There is a general consensus that the old paper-based data management tools and processes were inefficient and should be optimized. Electronic Data Capture has transformed the process of clinical trials data collection from a paper-based Case Report Form (CRF) process (paper-based) to an electronic-based CRF process (edc process).
In an attempt to optimize the process of collecting and cleaning clinical data, the Clinical Data Interchange Standards Consortium (CDISC), has developed standards that span the research spectrum from preclinical through postmarketing studies, including regulatory submission. These standards primarily focus on definitions of electronic data, the mechanisms for transmitting them, and, to a limited degree, related documents, such as the protocol. Read more »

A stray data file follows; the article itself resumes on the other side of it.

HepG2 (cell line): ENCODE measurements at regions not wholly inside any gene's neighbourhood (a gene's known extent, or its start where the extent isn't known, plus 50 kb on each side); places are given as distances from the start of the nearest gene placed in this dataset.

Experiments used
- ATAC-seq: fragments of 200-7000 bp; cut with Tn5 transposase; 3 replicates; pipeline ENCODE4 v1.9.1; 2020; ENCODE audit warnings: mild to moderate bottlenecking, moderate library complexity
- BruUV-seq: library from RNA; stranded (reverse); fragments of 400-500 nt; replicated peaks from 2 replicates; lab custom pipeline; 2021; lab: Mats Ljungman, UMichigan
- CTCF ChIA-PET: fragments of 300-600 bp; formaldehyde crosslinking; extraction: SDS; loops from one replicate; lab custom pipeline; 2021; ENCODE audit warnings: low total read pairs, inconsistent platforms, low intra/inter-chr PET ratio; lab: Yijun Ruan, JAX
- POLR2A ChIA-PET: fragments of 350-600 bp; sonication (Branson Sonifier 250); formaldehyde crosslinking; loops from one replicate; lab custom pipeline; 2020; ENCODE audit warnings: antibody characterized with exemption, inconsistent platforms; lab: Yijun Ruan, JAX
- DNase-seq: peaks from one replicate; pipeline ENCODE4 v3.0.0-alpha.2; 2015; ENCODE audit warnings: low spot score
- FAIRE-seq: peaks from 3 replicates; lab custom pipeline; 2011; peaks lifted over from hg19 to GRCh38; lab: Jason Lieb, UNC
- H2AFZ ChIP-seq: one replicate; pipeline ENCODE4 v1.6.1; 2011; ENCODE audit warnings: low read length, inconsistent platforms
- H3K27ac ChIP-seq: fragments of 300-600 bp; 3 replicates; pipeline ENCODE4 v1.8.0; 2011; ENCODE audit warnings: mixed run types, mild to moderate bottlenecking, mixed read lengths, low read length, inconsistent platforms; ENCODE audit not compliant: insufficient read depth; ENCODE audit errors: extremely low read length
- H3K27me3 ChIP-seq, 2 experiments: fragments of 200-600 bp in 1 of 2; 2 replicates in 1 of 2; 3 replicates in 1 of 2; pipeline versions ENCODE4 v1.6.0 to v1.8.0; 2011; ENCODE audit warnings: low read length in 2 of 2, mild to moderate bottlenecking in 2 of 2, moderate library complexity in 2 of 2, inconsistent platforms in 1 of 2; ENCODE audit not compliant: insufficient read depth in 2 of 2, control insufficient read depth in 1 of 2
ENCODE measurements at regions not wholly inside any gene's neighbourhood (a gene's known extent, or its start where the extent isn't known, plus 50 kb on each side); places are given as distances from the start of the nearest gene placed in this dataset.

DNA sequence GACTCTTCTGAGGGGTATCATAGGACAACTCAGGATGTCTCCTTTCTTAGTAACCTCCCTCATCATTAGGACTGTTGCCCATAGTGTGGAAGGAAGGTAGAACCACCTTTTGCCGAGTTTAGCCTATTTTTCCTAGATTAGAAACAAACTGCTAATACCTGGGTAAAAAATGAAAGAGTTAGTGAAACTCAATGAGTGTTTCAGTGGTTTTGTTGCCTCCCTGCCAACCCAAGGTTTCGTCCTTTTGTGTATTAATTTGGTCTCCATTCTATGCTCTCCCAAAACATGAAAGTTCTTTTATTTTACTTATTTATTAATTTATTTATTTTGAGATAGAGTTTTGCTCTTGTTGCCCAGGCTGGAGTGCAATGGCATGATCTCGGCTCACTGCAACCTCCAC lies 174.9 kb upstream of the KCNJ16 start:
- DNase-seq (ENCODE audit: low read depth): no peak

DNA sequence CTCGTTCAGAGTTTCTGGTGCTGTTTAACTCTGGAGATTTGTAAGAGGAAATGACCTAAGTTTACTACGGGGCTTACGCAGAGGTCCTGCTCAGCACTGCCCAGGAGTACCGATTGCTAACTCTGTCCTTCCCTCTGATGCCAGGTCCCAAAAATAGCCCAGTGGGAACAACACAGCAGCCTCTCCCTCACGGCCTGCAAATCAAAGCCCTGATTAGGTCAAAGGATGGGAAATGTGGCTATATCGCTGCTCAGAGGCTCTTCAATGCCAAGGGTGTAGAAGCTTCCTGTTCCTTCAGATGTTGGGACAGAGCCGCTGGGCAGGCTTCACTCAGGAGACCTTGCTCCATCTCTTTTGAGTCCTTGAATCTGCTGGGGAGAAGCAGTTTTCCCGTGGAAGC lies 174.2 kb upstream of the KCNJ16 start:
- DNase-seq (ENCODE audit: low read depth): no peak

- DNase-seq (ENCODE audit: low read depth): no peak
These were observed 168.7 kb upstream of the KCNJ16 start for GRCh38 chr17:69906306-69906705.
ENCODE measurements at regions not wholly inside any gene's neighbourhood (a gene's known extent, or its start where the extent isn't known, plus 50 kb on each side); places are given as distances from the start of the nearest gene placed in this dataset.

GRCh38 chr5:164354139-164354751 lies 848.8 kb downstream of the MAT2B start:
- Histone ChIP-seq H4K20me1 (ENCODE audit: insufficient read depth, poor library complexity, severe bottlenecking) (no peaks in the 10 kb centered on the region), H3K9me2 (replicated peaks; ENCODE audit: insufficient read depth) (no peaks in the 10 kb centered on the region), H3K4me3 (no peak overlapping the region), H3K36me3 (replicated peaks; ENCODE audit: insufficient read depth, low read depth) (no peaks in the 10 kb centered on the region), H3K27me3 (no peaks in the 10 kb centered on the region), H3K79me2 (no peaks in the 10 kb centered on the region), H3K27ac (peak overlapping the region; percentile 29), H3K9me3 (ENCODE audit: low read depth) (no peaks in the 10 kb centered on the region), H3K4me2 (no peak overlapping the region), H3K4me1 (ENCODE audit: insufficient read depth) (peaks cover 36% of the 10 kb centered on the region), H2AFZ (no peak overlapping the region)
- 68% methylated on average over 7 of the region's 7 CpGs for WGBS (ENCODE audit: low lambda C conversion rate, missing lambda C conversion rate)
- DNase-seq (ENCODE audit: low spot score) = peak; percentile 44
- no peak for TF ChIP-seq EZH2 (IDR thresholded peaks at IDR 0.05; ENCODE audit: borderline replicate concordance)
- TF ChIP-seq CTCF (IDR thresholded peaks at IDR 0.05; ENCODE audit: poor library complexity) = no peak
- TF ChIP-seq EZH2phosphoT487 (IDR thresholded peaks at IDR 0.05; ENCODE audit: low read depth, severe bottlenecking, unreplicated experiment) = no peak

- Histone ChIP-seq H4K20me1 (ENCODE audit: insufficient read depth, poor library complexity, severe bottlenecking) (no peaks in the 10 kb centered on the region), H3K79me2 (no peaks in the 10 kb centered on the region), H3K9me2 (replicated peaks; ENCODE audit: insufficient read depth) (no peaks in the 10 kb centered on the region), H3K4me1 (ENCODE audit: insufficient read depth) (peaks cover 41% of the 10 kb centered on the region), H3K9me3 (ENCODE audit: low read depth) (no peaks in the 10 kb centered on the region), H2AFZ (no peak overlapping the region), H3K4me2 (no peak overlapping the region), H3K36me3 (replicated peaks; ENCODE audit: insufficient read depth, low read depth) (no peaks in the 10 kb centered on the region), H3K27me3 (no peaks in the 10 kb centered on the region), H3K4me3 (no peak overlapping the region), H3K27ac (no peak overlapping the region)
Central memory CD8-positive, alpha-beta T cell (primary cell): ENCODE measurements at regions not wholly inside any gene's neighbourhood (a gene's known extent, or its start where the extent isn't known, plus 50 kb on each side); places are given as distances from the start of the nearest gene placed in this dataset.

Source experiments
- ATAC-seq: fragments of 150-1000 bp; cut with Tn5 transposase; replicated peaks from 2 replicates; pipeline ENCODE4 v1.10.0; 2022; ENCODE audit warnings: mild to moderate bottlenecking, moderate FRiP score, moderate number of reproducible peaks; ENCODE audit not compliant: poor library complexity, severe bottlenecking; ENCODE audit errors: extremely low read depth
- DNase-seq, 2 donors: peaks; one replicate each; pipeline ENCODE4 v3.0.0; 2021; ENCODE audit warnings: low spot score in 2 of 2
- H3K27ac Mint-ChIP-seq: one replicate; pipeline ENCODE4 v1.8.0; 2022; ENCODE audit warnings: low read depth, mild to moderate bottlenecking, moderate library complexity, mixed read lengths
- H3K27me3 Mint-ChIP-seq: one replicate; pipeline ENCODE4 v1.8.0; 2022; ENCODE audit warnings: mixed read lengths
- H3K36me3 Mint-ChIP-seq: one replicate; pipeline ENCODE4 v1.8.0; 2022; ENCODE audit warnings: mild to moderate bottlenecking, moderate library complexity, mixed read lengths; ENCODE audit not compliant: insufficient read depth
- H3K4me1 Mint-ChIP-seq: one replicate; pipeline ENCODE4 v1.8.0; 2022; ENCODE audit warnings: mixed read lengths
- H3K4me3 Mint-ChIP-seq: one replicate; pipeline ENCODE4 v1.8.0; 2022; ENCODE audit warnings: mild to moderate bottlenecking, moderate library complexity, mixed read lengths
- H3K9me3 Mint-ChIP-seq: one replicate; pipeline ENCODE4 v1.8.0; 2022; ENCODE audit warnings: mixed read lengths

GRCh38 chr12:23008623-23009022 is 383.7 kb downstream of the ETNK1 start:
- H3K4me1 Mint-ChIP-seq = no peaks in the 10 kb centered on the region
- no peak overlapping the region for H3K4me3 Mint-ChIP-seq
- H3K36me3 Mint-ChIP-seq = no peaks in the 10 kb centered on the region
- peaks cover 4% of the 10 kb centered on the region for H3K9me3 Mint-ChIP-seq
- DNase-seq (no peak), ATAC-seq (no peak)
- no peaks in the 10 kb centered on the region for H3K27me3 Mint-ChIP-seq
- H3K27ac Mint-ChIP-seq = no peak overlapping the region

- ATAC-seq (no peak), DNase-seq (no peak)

Austin, TX – 18 April 2012 – The Clinical Data Interchange Standards Consortium (CDISC) is pleased to announce today at the CDISC European Interchange Conference in Stockholm, Sweden, the release of the first iteration of a Protocol Representation “Toolkit” for clinical research. The purpose is to make it easy for authors of the research plan or protocol to reap the benefits of the Protocol Representation Model (PRM), which has been developed over the past decade by global clinical research experts from academia, industry and government. Using such a model can save time and resources for research studies by enabling electronic re-use of protocol information for other purposes such as clinical trial registration, study tracking, regulatory information and study reports. The current release of the “Toolkit” includes a standard Study Outline Template in MS Word format, a standard list of Study Outline Concepts, and a complete mapping of the Study Outline Concepts to both the Biomedical Research Integrated Domain Group (BRIDG) model and the CDISC Study Data Tabulation Model (SDTM) Trial Summary (TS) Domain. Read more »